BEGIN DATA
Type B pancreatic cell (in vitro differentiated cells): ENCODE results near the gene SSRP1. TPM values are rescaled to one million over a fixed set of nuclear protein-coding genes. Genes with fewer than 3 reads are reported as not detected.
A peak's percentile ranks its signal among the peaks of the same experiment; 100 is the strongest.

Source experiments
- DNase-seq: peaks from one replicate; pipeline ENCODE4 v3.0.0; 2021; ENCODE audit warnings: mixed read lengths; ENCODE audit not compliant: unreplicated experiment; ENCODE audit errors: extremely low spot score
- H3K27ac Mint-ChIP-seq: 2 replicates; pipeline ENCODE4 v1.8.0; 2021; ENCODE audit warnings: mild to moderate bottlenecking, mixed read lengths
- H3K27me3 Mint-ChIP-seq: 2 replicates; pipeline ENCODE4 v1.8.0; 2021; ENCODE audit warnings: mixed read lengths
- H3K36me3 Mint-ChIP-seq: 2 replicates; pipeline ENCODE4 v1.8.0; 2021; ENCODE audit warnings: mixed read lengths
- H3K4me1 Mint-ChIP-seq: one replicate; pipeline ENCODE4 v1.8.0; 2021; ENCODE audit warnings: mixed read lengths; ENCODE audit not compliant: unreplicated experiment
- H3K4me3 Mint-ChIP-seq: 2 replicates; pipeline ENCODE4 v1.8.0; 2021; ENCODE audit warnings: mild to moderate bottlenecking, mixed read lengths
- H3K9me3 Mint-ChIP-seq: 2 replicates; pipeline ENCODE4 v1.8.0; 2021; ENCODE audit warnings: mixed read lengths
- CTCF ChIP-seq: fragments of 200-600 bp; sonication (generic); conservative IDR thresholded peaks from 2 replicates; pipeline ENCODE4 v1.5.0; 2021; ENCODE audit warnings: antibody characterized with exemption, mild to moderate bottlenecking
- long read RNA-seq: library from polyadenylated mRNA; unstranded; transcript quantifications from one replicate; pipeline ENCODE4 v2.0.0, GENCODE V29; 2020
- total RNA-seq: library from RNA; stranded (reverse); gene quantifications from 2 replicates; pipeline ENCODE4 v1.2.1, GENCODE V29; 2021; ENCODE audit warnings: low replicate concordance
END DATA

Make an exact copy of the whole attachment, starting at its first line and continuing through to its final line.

Type B pancreatic cell (in vitro differentiated cells): ENCODE results near the gene SSRP1. TPM values are rescaled to one million over a fixed set of nuclear protein-coding genes. Genes with fewer than 3 reads are reported as not detected.
A peak's percentile ranks its signal among the peaks of the same experiment; 100 is the strongest.

Source experiments
- DNase-seq: peaks from one replicate; pipeline ENCODE4 v3.0.0; 2021; ENCODE audit warnings: mixed read lengths; ENCODE audit not compliant: unreplicated experiment; ENCODE audit errors: extremely low spot score
- H3K27ac Mint-ChIP-seq: 2 replicates; pipeline ENCODE4 v1.8.0; 2021; ENCODE audit warnings: mild to moderate bottlenecking, mixed read lengths
- H3K27me3 Mint-ChIP-seq: 2 replicates; pipeline ENCODE4 v1.8.0; 2021; ENCODE audit warnings: mixed read lengths
- H3K36me3 Mint-ChIP-seq: 2 replicates; pipeline ENCODE4 v1.8.0; 2021; ENCODE audit warnings: mixed read lengths
- H3K4me1 Mint-ChIP-seq: one replicate; pipeline ENCODE4 v1.8.0; 2021; ENCODE audit warnings: mixed read lengths; ENCODE audit not compliant: unreplicated experiment
- H3K4me3 Mint-ChIP-seq: 2 replicates; pipeline ENCODE4 v1.8.0; 2021; ENCODE audit warnings: mild to moderate bottlenecking, mixed read lengths
- H3K9me3 Mint-ChIP-seq: 2 replicates; pipeline ENCODE4 v1.8.0; 2021; ENCODE audit warnings: mixed read lengths
- CTCF ChIP-seq: fragments of 200-600 bp; sonication (generic); conservative IDR thresholded peaks from 2 replicates; pipeline ENCODE4 v1.5.0; 2021; ENCODE audit warnings: antibody characterized with exemption, mild to moderate bottlenecking
- long read RNA-seq: library from polyadenylated mRNA; unstranded; transcript quantifications from one replicate; pipeline ENCODE4 v2.0.0, GENCODE V29; 2020
- total RNA-seq: library from RNA; stranded (reverse); gene quantifications from 2 replicates; pipeline ENCODE4 v1.2.1, GENCODE V29; 2021; ENCODE audit warnings: low replicate concordance